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- How Can I Deal with NCSPlus Inc?
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NCSPlus, Inc. (NCS) is a third-party collection agency based in New York City. NCS has received consumer complaints alleging violations of the Fair Debt Collection Practices Act (FDCPA), including failure to verify debts and attempting to collect debts not owed. If you have been contacted by NCS, understand your rights before responding.
According to the Better Business Bureau (BBB), NCSPlus, Inc. was founded and incorporated in 2005. The BBB lists NCSPlus, Inc as a collection agency. The BBB also lists an alternate website for NCSPlus, Inc at www.nationalcrdit.com; this web address leads to a page warning that the site is known to contain malware. Buzzfile estimates NCS’ annual revenue at $4.9 million and the size of its staff at 41 people.
According to its website, NCSPlus, Inc “is an Accounts Receivable Management firm, working to recover slow and delinquent accounts for over 25,000 companies, institutions, and medical practices throughout the country.” As a full-service third-party collection agency, NCS offers skip tracing, letter writing, telephone services, and account management.
NCS’ “third-party intervention may be broken down into four distinctive parts:” reporting debts to the three major credit reporting agencies; reinitiation of the dialog with debtors; potential legal action for harder-to-collect delinquencies; and using the negative reputation of collection agencies to influence the behavior of consumers. NCSPlus does not offer specific information about the industries for which it collects, but does indicate that they have “clients in over 200 categories of business including doctors, dentists, chiropractors, video stores, manufacturers, importers, and publishers…including The American Chiropractor’s Association, the Valueline Investment Survey, New York University, and New York Magazine.”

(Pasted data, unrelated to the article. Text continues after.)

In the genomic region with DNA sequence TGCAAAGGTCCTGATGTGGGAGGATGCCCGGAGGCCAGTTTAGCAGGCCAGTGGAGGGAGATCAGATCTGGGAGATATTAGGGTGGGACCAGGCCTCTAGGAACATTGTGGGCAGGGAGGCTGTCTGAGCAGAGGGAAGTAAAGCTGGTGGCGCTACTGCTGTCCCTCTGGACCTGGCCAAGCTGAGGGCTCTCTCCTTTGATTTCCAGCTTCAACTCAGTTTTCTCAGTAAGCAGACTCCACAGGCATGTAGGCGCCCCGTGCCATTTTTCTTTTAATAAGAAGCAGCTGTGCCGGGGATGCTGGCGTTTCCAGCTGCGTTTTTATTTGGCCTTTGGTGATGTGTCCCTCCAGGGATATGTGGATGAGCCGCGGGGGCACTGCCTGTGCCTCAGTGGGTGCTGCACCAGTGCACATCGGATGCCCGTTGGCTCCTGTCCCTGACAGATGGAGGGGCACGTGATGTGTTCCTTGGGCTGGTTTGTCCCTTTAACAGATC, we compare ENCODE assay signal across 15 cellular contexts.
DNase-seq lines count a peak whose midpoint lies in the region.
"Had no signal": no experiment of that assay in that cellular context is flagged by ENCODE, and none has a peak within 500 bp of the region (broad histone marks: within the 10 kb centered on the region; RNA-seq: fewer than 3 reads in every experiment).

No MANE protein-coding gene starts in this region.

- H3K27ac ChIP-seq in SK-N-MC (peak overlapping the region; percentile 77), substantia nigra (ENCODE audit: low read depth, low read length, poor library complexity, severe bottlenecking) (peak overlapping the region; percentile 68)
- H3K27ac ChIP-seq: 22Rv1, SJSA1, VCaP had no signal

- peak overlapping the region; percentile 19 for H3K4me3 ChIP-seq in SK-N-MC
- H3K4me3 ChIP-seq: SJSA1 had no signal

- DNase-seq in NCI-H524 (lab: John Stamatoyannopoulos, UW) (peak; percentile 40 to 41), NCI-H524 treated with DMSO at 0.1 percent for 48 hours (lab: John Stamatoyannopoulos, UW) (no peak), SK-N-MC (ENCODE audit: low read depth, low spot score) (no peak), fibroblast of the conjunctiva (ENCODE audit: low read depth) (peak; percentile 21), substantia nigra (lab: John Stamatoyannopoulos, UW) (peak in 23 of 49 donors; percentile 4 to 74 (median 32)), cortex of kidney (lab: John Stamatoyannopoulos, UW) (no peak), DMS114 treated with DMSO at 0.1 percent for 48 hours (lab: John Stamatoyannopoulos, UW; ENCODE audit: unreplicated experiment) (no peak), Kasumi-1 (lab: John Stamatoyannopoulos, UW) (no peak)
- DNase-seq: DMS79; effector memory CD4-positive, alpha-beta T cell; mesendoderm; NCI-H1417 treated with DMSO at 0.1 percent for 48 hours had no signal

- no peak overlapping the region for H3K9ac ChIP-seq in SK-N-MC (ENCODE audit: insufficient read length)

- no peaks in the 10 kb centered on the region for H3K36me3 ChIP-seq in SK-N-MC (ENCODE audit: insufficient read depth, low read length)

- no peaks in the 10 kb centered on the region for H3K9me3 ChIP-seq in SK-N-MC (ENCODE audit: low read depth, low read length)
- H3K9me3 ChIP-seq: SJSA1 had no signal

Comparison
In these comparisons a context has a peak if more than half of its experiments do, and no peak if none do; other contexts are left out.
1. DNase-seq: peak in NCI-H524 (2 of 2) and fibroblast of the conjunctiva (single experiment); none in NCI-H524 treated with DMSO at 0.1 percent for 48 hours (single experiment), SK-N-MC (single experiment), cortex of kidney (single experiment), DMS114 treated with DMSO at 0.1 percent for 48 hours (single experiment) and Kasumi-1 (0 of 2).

NCSPlus’ website contains a lot of information about its “unique flat-rate system.” This system allows creditors to place accounts with NCS for collection for a one-time flat fee, rather than a percentage based on the type or size of the account. This fee averages to a rate of about 10%, which is much lower that industry standards, which NCSPlus reports are about 40% to 50%. Furthermore, their flat-rate, “no strings” system allows creditors reluctant to commit to agencies who use percentage-based contracts to place accounts for collections earlier, resulting in higher recovery amounts.
NCSPlus’ website does not contain any information about its compliance policies or training programs. There are links to the Fair Credit Reporting Act (FCRA) and the Fair Debt Collection Practices Act (FCPA) on their FAQ page, but there is no page dedicated to consumer resources.